LOPEZ LAKE, Calif. - After several years of drought, Lopez Lake is finally on the rise.
"We haven't seen any lake rise in maybe over five years," said Lopez Lake park ranger Lenny Cridebring. "So it's nice after seeing the lake drop, drop, drop every year, to finally to see some lake rise."
Since January 1, nine inches of rain has fallen at Lopez Lake. The rain has brought the lake's three tributaries to life, causing a significant flow of water to come into the parched reservoir.
"Right now all of our creeks are flowing, and that's kind of the sign there," said Cridebring said. "As long as we get enough rain to keep those seasonal and perennial creeks flowing at a good rate, then we'll see some significant rise."
Three main creeks, Lopez Creek, Arroyo Grande Creek and Wittenberg Creek, all feed into the lake. With all three steadily flowing, the lake is enjoying an impressive increase.
"We got down to the low 20's (percent). Right now, we're creeping up to 30 percent," Cridebring said. "We've got about six feet of lake rise. We're hoping to get another 15 feet of lake rise would kind of sustain us through the summer."
For Charlie Halsell, an increase in water level is great news. On Friday, the Grover Beach resident brought his two young sons to the lake to check it out personally.
"We've been really excited," said Halsell. "As soon as we pulled up, everybody let out a hoot and holler when we saw where the water levels were at."
Halsell is a frequent visitor to the lake. Along with his family, he says he used to visit Lopez Lake two to three times a week to kayak. However, he stopped coming in November due to low levels.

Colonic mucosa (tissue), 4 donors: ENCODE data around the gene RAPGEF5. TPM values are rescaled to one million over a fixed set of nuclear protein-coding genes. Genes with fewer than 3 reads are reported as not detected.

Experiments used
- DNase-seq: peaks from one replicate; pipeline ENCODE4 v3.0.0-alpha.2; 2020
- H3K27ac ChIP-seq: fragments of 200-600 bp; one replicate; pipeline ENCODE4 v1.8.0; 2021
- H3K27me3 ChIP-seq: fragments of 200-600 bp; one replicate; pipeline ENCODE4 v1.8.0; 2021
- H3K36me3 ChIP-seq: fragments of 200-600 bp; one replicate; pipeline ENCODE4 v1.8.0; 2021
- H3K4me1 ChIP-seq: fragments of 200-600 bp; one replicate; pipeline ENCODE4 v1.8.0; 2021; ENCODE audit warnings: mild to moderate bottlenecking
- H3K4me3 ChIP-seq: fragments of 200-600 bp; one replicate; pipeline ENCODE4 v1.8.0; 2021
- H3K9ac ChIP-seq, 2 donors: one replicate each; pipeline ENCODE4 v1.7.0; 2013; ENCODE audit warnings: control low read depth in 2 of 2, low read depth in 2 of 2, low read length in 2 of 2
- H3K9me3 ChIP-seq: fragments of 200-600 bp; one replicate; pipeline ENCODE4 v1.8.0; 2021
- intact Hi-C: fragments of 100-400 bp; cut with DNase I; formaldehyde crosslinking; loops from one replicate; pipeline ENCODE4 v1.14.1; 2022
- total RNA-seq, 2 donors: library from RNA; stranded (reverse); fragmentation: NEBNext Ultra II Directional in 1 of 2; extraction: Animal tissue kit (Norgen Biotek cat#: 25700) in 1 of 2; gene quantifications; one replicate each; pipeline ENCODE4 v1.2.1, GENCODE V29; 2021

His morning trip Friday was his first to the lake in a few weeks.
The difference is incredible," said Halsell. "From where we're standing right now, this was the last point where the water level was at and now it's way up."
Not far from where Halsell and his sons viewed the water, sat docks quietly floating for the first time in weeks.
"In the beginning of the month, the docks were sitting on soil, there was no water in this whole arm here," said Cridebring.
Now, the docks are afloat, a dramatic example of how much water has flowed into the lake recently.
"When you get those back-to-back storms and when you get nine inches in a short amount of time, or a good wet week like we had last week, then we'll see some significant rise," Cridebring said.
For the past several years, most of the lake's outer edges have been bone dry. Cridebring says more consistent rainfall could soon fill in those edges with shallow water.
"Four to five feet of rise is going to show significant increase in lake square footage," Cridebring said. "If we get nine inches of rain, a lot these arms are going to fill up. If you get a few feet of rise in those flat areas, even though the capacity isn't there, the square footage will increase."
With the lake rising, Cridebring says park rangers are asked daily when the boat launch ramp will be able to be used again. Closed since August, the ramp could be close to reopening.
"We're probably going to need about another four to five feet of rise to launch and open our facility to full boat launch capabilities. Hopefully with a few more storms we can achieve that," said Cridebring.
While the rain has significant, Cridebring notes the lake is quite a ways from filling up completely.
"We're going to need quite a bit more rain to fill this reservoir," Cridebring said. "We're still at less than 30 percent, so that gives you an idea how much rain we still need. By no means are we close to full, but we want people to come out and enjoy the lake, but we still need more rain."